Do you have the feeling that your child does not stop still, as if he had a motor inside? That he is very sensitive to his environment? Or, what is difficult for you to self-regulate at a behavioral and emotional level?
These are some of the characteristics of very emotionally intense children, or highly sensitive children (two different categories).
But what are we talking about in each case? And, how do we accompany them so that they regulate themselves better and promote their well-being? We tell you!
Very emotionally intense children
What is a very emotionally intense child like? Some of its features:
- Emotional: they are very emotional children; that is, their emotions are usually intense and powerful, and they tend to go from one extreme to another, in the emotional field, with ease (what is called emotional lability).
- Perceptive: they are usually highly perceptive regarding stimuli in their environment; thus, they perceive everything quickly and easily,including the smallest or seemingly imperceptible details. They are very focused on their environment.
- Sensitive: they are very sensitive children and very aware of the moodand emotions of others, the colors of the environment, the noises, the smells …
- Difficulties with changes: being so sensitive, changes can cause them anguish or discomfort.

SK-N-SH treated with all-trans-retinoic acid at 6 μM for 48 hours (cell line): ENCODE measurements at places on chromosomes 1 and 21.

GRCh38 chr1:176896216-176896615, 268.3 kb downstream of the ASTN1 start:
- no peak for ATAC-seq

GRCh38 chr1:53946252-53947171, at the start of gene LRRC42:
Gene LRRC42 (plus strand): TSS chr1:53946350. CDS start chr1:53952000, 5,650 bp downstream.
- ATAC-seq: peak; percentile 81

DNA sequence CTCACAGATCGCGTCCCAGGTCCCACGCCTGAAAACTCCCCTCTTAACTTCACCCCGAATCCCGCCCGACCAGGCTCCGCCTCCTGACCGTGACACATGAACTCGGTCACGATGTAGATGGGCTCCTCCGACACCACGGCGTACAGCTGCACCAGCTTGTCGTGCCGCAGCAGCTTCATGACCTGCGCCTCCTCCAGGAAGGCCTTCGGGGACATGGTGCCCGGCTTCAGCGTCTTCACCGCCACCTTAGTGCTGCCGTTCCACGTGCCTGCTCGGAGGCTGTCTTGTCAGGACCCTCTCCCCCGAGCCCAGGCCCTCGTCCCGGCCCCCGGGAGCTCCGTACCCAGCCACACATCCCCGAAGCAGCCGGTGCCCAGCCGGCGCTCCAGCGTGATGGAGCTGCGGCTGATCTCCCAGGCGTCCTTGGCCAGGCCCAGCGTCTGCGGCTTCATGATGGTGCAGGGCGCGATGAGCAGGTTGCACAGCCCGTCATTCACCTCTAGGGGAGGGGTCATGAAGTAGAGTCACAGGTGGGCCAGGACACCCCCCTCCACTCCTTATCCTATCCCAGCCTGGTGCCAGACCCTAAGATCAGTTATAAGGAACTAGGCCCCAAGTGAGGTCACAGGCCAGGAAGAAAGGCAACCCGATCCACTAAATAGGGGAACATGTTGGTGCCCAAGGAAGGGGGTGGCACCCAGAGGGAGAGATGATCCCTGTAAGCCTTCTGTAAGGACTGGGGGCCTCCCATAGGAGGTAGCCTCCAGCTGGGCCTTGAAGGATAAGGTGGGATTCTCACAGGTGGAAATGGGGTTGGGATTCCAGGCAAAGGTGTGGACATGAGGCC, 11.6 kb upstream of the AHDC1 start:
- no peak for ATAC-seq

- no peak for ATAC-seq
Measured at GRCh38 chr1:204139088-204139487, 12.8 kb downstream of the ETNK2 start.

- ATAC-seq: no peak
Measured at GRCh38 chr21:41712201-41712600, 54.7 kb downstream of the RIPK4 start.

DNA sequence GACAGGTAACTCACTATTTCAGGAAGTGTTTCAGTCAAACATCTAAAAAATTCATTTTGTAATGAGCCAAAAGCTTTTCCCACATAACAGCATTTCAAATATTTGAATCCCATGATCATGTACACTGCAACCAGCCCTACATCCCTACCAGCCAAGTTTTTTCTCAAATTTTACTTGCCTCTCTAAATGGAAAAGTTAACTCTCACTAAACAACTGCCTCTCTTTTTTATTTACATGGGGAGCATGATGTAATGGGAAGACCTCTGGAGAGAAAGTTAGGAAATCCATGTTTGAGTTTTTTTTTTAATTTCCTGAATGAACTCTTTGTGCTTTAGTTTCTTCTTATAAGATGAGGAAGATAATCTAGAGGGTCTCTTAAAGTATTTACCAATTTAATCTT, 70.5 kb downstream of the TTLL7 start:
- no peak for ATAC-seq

- Attentional difficulties : Sometimes, but not always, these children may have difficulty keeping their attentionon a single stimulus (concentration), because their heads process too many stimuli at once (in addition to having a hard time self-regulating) .
- Restless and/or hyperactive: they are usually very active children, and it seems that they have an internal motor.
- Energetic: another characteristic that defines them is their inexhaustible energy. Do not stop!
- They may have self-regulation problems: self-regulation is the ability to regulate one’s emotions and their expression or behavior (for example, anger); intense children may have difficulty regulating themselves in this regard.
And highly sensitive children?
A concept related to that of very emotionally intense children, although not exactly the same, is that of highly sensitive people.
Elaine Aron, Doctor, American psychologist and researcher, identified the highly sensitive personality trait (HSP or highly sensitive people). According to her, PAS appears in 1 out of 5 people.
PAS children are very emotionally intense; According to Karina Zegers de Bejil, founder of the Association of People with High Sensitivity of Spain (APASE), they are children whose senses register all the details of their environment. In addition, they are also very thoughtful and empathic .
Although being PAS does not have to be something negative, neither in children nor in adults, the truth is that sometimes you must learn to cope and manage yourself (also as fathers and mothers of PAS children).
The “less positive” part of this personality trait is the tendency to oversaturation and overactivation , which can lead to stress due to not being able to manage so many stimuli received simultaneously.